2. The last thing I want to do is make someone in my audience uncomfortable. To single them out. To make them admit, to a roomful of people that they need Closed Captioning.
  3. Your day is coming. Someday, you might need to rely on Closed Captioning or other Assistive Technologies. When we design an inclusive experience, we’re improving the design for YOU.

In the future, I’ll do a better job of using Closed Captioning for my live presentations. I’ll get into the habit of using Google Slides with Closed Captioning for my presentations. If we have the technology, why not use it?

And if you use PowerPoint, it’s easy enough to run your show through Google Slides to give your audience a more inclusive experience. What else can we do to make our live presentations more accessible to our audiences?




Laura Bergells is a professional story finder. She writes, coaches, teaches, and speaks. Check out her online courses at LinkedIn Learning.

If you’re a LinkedIn Premium or Lynda.com member, these courses are free! If you’re not a member, you can either become a member or buy each of these classes à la carte.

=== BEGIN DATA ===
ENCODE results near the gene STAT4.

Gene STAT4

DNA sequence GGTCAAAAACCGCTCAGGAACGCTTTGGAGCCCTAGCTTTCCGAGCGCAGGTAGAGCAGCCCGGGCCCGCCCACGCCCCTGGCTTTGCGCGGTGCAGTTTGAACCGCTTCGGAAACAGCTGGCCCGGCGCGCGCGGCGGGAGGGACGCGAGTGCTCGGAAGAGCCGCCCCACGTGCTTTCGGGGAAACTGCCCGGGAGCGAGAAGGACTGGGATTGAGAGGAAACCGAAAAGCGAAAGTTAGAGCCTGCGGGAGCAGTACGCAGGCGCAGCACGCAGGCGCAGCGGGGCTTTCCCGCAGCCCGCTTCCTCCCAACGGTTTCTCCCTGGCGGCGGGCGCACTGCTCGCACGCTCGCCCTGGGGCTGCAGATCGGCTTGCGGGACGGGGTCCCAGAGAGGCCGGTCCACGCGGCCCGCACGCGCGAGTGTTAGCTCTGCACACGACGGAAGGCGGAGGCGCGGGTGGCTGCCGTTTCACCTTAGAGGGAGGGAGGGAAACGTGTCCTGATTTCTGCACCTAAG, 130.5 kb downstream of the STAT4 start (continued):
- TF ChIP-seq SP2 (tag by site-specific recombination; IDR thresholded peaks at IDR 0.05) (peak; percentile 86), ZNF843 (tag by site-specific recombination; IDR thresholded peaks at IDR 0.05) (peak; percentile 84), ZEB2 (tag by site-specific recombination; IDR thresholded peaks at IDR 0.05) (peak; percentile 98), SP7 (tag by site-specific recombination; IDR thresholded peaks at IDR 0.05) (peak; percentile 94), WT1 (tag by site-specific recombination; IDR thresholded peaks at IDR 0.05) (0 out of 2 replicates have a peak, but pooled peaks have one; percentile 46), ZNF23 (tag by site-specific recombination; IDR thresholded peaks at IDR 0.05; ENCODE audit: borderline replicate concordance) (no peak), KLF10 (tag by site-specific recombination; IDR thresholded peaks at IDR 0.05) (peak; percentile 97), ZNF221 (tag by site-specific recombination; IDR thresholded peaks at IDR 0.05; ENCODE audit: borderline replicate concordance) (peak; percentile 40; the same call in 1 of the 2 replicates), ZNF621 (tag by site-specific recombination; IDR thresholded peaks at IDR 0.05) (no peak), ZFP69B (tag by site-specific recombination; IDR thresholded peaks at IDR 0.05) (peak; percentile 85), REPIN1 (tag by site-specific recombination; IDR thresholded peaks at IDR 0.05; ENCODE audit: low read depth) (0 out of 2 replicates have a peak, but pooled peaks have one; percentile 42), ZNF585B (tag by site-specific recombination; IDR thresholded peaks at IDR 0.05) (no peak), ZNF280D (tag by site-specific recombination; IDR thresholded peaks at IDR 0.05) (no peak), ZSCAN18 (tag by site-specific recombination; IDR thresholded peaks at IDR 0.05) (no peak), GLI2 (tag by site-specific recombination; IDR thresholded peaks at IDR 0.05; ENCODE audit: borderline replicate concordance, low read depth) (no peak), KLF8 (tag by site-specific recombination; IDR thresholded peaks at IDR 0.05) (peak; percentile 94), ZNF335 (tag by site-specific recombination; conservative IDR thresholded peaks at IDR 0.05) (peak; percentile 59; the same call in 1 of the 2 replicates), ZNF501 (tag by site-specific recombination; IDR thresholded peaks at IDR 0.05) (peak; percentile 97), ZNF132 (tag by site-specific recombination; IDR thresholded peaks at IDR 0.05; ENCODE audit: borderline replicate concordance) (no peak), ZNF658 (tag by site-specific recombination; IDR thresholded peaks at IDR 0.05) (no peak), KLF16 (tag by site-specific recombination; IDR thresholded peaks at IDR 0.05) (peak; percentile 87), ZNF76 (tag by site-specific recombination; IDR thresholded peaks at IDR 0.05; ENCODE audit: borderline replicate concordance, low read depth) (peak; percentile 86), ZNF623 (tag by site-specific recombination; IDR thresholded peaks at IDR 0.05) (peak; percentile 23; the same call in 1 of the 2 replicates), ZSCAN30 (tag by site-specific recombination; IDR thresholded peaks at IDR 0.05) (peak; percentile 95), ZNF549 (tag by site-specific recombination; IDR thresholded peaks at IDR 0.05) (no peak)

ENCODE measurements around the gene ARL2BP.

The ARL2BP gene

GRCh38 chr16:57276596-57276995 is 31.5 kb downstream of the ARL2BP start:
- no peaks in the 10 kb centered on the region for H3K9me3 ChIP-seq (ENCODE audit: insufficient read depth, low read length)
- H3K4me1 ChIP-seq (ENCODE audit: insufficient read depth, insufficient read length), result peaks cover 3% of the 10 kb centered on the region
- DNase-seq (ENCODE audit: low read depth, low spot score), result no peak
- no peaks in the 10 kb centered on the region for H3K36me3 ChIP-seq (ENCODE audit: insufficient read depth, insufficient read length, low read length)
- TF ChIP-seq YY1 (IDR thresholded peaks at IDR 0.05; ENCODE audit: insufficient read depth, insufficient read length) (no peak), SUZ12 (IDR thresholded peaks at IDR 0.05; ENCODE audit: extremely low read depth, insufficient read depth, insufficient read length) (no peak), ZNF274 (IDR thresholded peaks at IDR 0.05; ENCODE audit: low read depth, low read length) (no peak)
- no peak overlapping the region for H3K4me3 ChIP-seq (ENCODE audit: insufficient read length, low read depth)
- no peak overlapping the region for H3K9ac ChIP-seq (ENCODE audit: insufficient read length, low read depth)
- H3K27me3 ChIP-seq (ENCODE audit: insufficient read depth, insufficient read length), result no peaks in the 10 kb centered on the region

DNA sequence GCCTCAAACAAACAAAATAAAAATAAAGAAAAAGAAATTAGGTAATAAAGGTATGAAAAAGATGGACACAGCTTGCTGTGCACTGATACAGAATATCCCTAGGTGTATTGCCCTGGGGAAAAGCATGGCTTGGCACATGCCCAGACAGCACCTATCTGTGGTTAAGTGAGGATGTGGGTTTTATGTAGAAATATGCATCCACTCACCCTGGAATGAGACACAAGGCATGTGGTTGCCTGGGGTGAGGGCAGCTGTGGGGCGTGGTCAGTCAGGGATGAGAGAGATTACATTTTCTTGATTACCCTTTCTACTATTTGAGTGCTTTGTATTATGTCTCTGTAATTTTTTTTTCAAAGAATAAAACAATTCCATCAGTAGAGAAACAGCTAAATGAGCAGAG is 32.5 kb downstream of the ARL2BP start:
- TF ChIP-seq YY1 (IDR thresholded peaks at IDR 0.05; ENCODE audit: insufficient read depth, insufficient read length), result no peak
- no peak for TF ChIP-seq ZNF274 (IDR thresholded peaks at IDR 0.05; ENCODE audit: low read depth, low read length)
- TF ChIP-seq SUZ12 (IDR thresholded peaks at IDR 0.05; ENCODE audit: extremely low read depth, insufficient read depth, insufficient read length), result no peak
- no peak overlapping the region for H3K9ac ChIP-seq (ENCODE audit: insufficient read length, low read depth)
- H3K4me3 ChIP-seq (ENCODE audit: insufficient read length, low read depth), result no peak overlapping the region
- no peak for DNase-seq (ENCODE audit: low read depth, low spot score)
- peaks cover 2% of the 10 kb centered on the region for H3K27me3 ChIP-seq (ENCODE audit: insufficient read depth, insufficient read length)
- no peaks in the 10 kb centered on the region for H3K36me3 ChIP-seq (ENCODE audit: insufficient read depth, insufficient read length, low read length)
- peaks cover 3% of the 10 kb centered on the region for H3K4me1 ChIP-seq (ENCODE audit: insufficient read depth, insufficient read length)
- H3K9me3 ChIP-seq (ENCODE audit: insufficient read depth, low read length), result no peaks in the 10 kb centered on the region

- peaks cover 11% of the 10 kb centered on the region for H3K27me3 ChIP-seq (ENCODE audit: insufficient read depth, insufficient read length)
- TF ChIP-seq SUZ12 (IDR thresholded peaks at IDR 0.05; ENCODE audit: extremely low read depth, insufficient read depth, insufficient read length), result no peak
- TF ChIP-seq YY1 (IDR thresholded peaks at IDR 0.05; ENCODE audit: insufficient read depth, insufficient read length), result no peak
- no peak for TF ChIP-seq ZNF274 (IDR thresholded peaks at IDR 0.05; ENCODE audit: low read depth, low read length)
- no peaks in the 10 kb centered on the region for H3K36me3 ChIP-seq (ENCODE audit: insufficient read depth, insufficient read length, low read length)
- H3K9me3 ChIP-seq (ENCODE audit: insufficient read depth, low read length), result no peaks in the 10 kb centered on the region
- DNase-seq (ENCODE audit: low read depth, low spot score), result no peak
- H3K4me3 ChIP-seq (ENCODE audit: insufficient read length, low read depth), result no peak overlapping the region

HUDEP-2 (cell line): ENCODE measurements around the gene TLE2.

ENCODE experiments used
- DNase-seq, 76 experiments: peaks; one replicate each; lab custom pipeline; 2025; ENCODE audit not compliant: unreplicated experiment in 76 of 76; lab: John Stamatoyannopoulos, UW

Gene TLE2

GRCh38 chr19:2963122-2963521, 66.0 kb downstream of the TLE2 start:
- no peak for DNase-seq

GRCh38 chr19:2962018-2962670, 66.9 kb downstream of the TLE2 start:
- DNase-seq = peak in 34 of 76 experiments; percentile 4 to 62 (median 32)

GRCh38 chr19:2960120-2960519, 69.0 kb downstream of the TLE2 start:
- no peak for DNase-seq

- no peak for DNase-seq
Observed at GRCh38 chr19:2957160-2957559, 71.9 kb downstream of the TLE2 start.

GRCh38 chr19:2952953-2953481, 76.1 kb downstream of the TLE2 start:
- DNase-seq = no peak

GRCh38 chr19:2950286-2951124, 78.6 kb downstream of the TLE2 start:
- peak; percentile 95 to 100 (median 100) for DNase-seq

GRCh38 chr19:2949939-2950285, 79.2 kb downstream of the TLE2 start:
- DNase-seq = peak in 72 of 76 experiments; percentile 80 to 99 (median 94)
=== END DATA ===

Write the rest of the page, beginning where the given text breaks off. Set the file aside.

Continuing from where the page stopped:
Categories
Presentation public speaking video

Walk and Talk meetings for data and research briefs

Do you do “walk & talk” meetings at your organization?

One of my favorite times for a “walk & talk” is when I’m presenting research findings. If it all possible — due to the weather and other constraints — I want to get my clients out of the office and into nature.

My reasoning? Clients tend to want to dive into spreadsheets and data dashboards — while I want to keep the discussion on key findings.

My solution? Get them out of the office and into the woods!

While walking, I’ll present key findings and a summary. We can talk through any issues that come up.

And if clients want to dive into the data, they know it’s in the report. They can review it when we’re back in the office.

If you don’t want clients to get lost in the data — lost in the woods — why not try a walk and talk meeting?

Serve as a guide. Lead your audience out of the woods so they can see the whole forest!

When’s the last time you tried a “walk and talk” meeting? How did it work out?


Laura Bergells is a professional story finder. She writes, coaches, teaches, and speaks. Check out her online courses at LinkedIn Learning.

If you’re a LinkedIn Premium or Lynda.com member, these courses are free! If you’re not a member, you can either become a member or buy each of these classes à la carte.